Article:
Bright and early on Wednesday mornings I take a class called Stretch and Flexibility. Sounds wonderful, doesn’t it? Perhaps, but it is not at all unusual for newcomers to express surprise (shock, dismay, fear!) as the class progresses. Quite often they ask the instructor if they’re “doing it right” because the stretch in question is uncomfortable, as was the previous and will be the next. After the instructor determines whether they’re in pain or, as in most cases, simply uncomfortable, the art of active stretching is explained. What is active stretching, you ask? Active stretching in the physical sense improves balance, range of motion and flexibility. It’s good for you in the long run, but to make strides in these areas, you must first learn to stretch out of your usual range of motion and flexibility. No easy feat. It’s no different than in therapy. To make changes that will eventually be beneficial, you must first stretch out of your comfort zone and into an area of discomfort, or sometimes even pain, for brief periods of time. The outcomes aren’t immediate and, at times you may not want to attend sessions or, in my case classes, at all. But with time, and patience and dedication, you will benefit. If you sit with the discomfort, or even the pain, you will begin to work through it, develop mastery over it and then one day you’ll notice that what was once painful is now only mildly uncomfortable, and what was once uncomfortable is no longer. Sounds wonderful, doesn’t it?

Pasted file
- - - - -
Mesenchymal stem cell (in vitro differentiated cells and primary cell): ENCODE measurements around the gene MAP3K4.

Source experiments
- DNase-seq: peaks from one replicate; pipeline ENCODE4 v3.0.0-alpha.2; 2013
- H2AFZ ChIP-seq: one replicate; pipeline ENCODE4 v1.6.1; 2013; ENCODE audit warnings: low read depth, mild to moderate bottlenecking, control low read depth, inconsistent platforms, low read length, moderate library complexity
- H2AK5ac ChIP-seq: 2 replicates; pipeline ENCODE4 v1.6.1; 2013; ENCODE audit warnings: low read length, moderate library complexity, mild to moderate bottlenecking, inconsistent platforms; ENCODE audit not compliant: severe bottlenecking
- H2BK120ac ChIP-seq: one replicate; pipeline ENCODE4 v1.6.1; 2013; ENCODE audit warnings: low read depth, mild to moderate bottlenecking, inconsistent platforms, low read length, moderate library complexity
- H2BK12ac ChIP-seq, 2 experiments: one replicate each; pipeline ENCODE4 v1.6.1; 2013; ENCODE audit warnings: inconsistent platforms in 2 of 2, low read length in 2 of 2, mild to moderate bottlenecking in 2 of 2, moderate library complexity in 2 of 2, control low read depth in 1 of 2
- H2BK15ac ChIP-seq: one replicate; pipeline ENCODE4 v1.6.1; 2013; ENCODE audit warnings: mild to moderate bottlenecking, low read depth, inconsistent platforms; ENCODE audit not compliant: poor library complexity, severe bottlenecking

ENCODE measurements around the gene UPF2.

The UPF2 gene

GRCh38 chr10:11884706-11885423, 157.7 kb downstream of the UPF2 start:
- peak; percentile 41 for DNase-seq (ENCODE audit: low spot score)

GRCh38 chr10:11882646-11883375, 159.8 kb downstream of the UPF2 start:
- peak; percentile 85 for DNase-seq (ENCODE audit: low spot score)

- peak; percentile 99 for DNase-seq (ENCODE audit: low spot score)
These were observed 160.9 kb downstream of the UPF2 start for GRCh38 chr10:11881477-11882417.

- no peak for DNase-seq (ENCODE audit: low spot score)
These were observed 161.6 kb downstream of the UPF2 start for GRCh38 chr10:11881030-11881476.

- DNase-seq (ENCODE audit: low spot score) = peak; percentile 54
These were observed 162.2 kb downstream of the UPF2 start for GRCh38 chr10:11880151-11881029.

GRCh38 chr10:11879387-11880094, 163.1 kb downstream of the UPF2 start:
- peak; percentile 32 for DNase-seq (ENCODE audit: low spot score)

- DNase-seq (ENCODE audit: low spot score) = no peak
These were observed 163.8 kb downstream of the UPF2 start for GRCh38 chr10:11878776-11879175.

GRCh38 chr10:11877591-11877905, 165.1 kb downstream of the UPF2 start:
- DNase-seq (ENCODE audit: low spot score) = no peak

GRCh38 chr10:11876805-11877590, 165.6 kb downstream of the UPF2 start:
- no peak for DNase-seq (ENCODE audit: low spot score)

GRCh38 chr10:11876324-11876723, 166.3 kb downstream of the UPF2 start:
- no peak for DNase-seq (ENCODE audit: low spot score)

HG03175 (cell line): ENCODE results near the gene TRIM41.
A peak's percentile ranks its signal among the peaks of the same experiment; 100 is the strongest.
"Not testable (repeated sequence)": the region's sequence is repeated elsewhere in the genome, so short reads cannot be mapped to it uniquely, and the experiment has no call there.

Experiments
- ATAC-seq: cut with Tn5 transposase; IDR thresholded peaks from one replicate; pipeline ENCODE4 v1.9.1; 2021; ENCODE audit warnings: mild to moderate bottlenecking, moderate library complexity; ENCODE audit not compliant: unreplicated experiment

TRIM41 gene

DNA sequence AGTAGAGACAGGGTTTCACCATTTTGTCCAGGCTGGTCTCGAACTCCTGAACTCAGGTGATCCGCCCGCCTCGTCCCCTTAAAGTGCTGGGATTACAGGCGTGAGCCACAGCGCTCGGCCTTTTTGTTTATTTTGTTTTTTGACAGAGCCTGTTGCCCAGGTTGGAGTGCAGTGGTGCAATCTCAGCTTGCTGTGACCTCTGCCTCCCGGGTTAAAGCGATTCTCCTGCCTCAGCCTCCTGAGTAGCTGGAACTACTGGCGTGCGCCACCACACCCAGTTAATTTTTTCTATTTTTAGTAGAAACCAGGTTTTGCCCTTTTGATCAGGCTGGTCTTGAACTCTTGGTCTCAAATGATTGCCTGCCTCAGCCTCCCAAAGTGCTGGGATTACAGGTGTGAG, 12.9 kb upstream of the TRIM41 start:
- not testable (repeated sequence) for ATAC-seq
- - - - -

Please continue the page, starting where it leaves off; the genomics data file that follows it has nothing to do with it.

So, are you ready to stretch?


Disclaimer: This blog is not designed to diagnose, treat, or prevent illnesses or trauma, and Dr. Emick is not responsible for your use of this educational material or its consequences. Furthermore, reading this blog does not create a doctor-patient relationship. The information contained within this blog is not intended to dictate what constitutes reasonable, appropriate, or best care for any given physical or behavioral health issue, nor does it take into account the unique circumstances that define the health issues of the reader. If you have questions about the diagnosis, treatment, or prevention of a condition or illness, you should consult your personal health care professional. As always, consult with your personal health care professional before beginning or changing any fitness or nutrition program to make sure that it is appropriate for your needs. Dr. Emick reserves the right to modify her positions on a subject based upon new research or data as it presents.